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Saturday, October 31, 2015

racism: it is not just rednecks

Racism has a double aspect: there is a racism of sentiments and a racism of structure. It is a mistake to think that these aspects are governed by the same dynamic, and will reflect the same “moves.” And yet, they are “aspects” – ultimately, sentiments and structure form a unity.
In a society that has  bought into the myth of methodological individualism, the unity becomes ever more mysterious. According to that myth, if we operate on the individual sentiments, we are engaged with the determining cause of racism. If, that is, we could through some process make sure that nobody “feels” racist, then we eliminate racism.  
Although intellectually many liberals think that structural racism is semi-autonomous, in some way, in everyday discourse these liberals tend to reflect the hegemonic position that it is sentiments that count. Thus, without considering that, objectively, those who achieve some success in a society that is structurally racist are themselves complicit in racism – or to be less wishy washy, are racist – they will much prefer looking at some other as the bearer of racism – the white redneck or trailer trash being, of course, the popular bugbear.
This is understandable. The relationship between sentiments and structure is a complex one, and not always easy to unentangle.
But even if the source of the racism, the aspect that is the larger factor in a particular instance, must be subject to analysis, one can still spot it pretty easily if we think about it. To give an example off the top of my head: Robert Caro’s analysis of LBJ’s election to the senate in 1948. This is how the NYT chose to summarize it:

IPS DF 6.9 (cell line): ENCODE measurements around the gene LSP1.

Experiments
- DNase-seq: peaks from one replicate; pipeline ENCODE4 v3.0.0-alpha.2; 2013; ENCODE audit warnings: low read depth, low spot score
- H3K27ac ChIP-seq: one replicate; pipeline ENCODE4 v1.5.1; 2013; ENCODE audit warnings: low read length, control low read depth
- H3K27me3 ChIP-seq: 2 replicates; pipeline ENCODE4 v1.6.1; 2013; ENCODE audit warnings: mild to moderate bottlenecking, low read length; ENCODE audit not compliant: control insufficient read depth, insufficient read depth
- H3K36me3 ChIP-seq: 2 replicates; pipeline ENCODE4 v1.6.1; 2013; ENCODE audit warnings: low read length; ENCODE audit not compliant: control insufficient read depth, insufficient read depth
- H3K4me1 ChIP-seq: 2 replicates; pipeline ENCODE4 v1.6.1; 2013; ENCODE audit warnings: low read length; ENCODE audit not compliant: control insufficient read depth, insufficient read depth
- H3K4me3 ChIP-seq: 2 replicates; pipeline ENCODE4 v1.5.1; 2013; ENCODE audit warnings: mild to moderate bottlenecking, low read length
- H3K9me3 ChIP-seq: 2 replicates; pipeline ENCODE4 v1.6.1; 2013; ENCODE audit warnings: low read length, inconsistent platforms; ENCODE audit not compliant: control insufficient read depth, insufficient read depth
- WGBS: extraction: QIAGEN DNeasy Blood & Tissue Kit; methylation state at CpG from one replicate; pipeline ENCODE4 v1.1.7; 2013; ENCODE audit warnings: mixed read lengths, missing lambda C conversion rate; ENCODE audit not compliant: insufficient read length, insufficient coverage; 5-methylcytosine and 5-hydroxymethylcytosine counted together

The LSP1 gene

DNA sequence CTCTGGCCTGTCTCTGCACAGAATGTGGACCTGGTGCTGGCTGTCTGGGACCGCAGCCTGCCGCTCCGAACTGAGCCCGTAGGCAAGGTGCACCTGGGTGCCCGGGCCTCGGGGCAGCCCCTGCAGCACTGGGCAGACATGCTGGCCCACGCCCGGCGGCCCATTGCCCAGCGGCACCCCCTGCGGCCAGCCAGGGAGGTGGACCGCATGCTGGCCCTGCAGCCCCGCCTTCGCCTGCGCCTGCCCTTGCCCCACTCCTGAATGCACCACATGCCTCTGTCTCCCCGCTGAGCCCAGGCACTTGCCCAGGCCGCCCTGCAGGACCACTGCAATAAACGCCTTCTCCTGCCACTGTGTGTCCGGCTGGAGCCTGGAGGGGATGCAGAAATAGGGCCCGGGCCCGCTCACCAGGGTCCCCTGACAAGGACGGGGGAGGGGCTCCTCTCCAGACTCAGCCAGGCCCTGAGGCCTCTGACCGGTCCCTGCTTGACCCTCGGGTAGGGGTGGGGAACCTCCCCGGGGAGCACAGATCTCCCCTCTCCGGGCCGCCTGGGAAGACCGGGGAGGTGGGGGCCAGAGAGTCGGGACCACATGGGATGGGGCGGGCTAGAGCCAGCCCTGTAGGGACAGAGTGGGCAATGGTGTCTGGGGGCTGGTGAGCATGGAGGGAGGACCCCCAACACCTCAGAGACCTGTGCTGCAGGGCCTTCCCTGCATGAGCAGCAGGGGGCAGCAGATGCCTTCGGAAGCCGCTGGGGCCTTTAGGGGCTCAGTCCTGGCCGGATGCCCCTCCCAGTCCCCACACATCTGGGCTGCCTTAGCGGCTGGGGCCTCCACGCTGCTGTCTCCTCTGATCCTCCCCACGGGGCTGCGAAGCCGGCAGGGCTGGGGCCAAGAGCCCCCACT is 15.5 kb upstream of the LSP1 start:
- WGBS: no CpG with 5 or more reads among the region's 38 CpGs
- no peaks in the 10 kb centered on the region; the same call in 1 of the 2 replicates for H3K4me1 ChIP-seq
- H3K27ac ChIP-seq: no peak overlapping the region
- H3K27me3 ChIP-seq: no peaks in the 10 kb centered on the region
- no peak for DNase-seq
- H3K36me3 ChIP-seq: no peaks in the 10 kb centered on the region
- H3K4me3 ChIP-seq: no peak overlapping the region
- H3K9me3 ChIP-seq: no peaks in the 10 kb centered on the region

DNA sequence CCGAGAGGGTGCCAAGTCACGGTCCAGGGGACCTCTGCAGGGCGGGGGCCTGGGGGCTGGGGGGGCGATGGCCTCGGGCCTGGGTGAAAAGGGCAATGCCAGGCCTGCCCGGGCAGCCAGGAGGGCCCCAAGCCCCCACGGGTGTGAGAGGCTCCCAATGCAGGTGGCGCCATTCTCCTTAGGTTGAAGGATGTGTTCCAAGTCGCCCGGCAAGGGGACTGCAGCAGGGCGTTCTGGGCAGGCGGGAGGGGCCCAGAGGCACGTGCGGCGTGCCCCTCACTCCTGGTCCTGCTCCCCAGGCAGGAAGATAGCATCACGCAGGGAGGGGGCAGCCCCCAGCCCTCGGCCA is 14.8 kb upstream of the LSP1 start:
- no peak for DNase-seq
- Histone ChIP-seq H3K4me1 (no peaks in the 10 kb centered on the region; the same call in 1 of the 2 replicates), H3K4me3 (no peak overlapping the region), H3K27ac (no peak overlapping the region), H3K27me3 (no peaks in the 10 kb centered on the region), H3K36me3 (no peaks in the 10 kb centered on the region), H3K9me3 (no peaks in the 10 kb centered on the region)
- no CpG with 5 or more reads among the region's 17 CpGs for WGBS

“Mr. Caro maintains that although ballot fraud was common in the late 1940's in some parts of Texas, the Johnson campaign of 1948 raised it to a new level. Mr. Caro supports his charge with an interview with Luis Salas, an election judge in Jim Wells County who said he acknowledged his role only after all others involved in the theft had died.
Determined to Win at All Costs
It has been alleged for years that Johnson captured his Senate seat through fraud, but Mr. Caro goes into great detail to tell how the future President overcame a 20,000-vote deficit to achieve his famous 87-vote victory in the 1948 Democratic runoff primary against a former Governor, Coke Stevenson. A South Texas political boss, George Parr, had manufactured thousands of votes, Mr. Caro found. Johnson died in 1973, Stevenson and Parr in 1975. Mr. Caro says the election showed Johnson's determination to win at all costs as well as his coolness under fire and his ability to select gifted lieutenants, whom he then manipulated.”
One notices that the focus on ballot fraud lightly skips over the fact of real voter suppression in Texas in 1948. According to the Census of 1950, the population of Texas was 12.9 percent black, or 977,458, but until 1944, the state law allowed the Democratic party to exclude at its own will voters in the primary. That law was used to create a so called “white primary.” In one of the most important cases that the Supreme Court has ever decided, Smith v. Allwright, the Court ruled that this was an illegal infringement on African American civil riths. Interestingly, the 1948 senate race was one of the first statewide races after the Supreme Court ruling. So instead of speaking of “ballot stuffing” under the assumption that elections before 1948 were more licit, one should be asking whether lifting the long term illegal suppression of black votes made the 1948 election more democratic. More, I say, since grassroots voter suppression of black votes in Texas was still going on. It is only in the context of this much larger scandal that we can talk, with some historical understanding, about white election irregularities.
But the NYT synopsis of Caro’s research doesn’t touch on this, or even seem aware of the irony of talking about election irregularities in a system founded on a gross, systematic election irregularity. After all, that part of the story is in a separate compartment.  It goes under black history, and the NYT would dutifully report on it if called to do so. But running the two compartments together, hyphenating the African hyphen American story? That falls under the excluded middle.

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